Senate Mail Halted
Mail deliveries to the Senate have been suspended indefinitely while a bicameral mail task force reviews screening and delivery policies to Congressional offices in the wake of last week’s ricin discovery.
“Mail will not start until … everyone’s concerns have been addressed and met,” said a spokeswoman for Senate Sergeant-at-Arms Bill Pickle.
The ricin was found in the Dirksen Senate Office Building, prompting the closure of all three Senate buildings for several days.
The Legislative Mail Task Force — a bicameral entity created after the 2001 anthrax attacks on Capitol Hill to address mail delivery — reconvened Friday to begin a full-scale review of mail screening and delivery policies.
“They’re going to be reviewing all of the procedures, from beginning to end,” said one Congressional source. “Everything is on the table if it means that the mail system can be improved.”
At a press conference last week, Senate Majority Leader Bill Frist (R-Tenn.) said the task force will “look at where mail is opened and how it is opened.”
The group, chaired by the House’s Chief Administrative Officer and the Senate Sergeant-at-Arms, also includes the White House Office of Science and Technology Policy, the National Institute for Occupational Safety and Health, the U.S. Postal Service and the Office of the Attending Physician.
Bush administration officials declined to elaborate on the likely direction of the task force, but a source knowledgeable with the process said the task force will likely focus on the screening and elimination of toxins rather than biological threats such as anthrax, which were at the heart of discussions following the group’s creation in 2001.
“At the time then, there was a lot of focus placed on the irradiation process — which is designed to kill live organisms that might be injected into the mail process,” the source said.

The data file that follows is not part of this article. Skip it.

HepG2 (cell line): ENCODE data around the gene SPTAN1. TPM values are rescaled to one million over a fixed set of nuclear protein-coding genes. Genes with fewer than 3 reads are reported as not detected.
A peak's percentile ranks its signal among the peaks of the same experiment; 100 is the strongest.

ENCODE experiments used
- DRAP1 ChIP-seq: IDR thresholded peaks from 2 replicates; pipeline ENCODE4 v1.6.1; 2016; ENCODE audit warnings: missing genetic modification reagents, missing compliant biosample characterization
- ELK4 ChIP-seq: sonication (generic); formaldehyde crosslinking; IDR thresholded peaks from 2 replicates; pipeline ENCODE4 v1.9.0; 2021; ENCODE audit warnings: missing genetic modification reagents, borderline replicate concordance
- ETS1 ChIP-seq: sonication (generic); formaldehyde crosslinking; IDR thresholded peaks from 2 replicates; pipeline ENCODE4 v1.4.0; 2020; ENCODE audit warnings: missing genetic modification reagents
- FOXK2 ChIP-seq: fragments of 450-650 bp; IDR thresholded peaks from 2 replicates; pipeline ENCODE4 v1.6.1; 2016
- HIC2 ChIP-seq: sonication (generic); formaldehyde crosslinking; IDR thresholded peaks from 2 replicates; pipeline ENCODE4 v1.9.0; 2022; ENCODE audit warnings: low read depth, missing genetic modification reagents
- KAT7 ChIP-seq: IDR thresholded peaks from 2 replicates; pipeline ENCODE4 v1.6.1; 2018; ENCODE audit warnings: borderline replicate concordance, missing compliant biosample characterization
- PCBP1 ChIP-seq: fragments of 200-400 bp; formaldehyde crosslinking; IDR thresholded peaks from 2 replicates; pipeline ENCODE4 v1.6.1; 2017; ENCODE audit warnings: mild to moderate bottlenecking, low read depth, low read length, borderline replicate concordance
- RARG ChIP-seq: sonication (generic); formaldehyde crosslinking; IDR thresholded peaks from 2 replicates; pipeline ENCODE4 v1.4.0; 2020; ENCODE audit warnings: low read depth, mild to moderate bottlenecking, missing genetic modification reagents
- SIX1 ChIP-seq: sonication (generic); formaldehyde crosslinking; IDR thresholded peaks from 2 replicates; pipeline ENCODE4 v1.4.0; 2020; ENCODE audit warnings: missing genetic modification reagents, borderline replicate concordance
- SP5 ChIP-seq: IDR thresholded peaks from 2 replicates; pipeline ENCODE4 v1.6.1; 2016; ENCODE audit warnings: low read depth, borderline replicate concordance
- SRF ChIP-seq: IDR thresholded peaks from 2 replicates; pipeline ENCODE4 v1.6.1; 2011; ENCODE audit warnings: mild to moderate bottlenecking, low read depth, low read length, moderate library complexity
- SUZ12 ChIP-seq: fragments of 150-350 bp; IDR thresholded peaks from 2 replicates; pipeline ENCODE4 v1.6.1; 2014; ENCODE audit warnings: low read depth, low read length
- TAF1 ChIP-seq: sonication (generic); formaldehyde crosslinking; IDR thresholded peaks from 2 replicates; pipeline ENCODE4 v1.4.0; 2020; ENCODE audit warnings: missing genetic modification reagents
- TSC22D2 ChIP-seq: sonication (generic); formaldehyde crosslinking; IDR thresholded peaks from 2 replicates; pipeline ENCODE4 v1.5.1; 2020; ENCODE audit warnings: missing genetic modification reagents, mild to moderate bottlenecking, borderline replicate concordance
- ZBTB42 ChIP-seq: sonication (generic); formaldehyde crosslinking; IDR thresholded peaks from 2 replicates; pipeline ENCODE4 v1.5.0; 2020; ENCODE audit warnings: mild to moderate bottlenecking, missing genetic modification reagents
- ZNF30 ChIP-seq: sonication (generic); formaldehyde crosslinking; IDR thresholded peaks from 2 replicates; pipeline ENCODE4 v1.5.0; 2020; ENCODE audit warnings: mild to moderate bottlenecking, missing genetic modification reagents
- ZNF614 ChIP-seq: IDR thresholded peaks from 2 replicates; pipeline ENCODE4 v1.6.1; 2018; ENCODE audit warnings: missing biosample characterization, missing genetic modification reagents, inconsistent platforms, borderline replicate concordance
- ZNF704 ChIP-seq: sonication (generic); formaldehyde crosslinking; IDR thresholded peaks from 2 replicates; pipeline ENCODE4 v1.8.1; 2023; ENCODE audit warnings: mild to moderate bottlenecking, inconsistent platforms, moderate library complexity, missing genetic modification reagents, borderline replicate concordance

The initial review aimed to prevent mail contamination on a variety of levels, from the U.S. Postal Service and package delivery services such as UPS and FedEx to basic safety procedures such as using latex gloves when handling mail.
“For the most part they’ve done quite a lot of the things that are out there to do with regards to [mail safety] procedures. We were pretty comprehensive the first time through,” the source said.
The discovery of ricin in Frist’s personal office in Dirksen last week prompted the Capitol Police, assisted by the Marines and Coast Guard, to conduct environmental tests and collected thousands of pieces of unopened mail.
Both the Hart and Russell office buildings reopened Thursday, and a Capitol Police spokeswoman said Dirksen is expected to open today.
Some Senate staffers questioned the quick reopenings — Hart opened about a half-day ahead of the schedule Frist announced Wednesday — when at least four offices reported finding uncollected mail in their suites.
“We had boxes of unopened mail in the mail room that had not been removed,” said Chris Lisi, communications director for Sen. Mark Dayton (D-Minn.).
Lisi said the Senator, whose office is in the Russell Building, dismissed his staff for the afternoon after contacting the Capitol Police to report that “it didn’t look like anyone had touched anything.”
The mail had been removed when the office opened Friday morning, but staffers questioned why the building had not been more thoroughly checked.
“Why not keep us out for another half a day? What’s the big rush?” asked Lisi. “We’d much rather do that than rush back here and feel a little strange, a little uncomfortable.”
A Capitol Police spokeswoman, Sgt. Contricia Sellers-Ford, acknowledged several offices contacted the department to collect additional mail but said no offices had actually been skipped.
She said the uncollected mail did not meet “special specifications” issued to the collection teams. Sellers-Ford could not elaborate on the specifications, citing security concerns.
“When staffers resumed regular business, there was mail that wasn’t collected,” Sellers-Ford said. “For whatever reason, they didn’t want it there or felt it was suspicious.”
Aides to Sens. Evan Bayh (D-Ind.), Pete Domenici (R-N.M.) and Ron Wyden (R-Ore.) also confirmed finding unopened mail in their offices.